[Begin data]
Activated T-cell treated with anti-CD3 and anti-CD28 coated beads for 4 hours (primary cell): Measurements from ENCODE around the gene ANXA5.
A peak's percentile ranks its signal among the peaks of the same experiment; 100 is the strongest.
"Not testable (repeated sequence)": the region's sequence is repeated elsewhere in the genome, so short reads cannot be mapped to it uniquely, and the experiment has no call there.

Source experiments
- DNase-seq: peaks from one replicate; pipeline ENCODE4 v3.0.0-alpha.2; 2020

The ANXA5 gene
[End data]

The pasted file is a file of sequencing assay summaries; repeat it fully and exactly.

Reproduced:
Activated T-cell treated with anti-CD3 and anti-CD28 coated beads for 4 hours (primary cell): Measurements from ENCODE around the gene ANXA5.
A peak's percentile ranks its signal among the peaks of the same experiment; 100 is the strongest.
"Not testable (repeated sequence)": the region's sequence is repeated elsewhere in the genome, so short reads cannot be mapped to it uniquely, and the experiment has no call there.

Source experiments
- DNase-seq: peaks from one replicate; pipeline ENCODE4 v3.0.0-alpha.2; 2020

The ANXA5 gene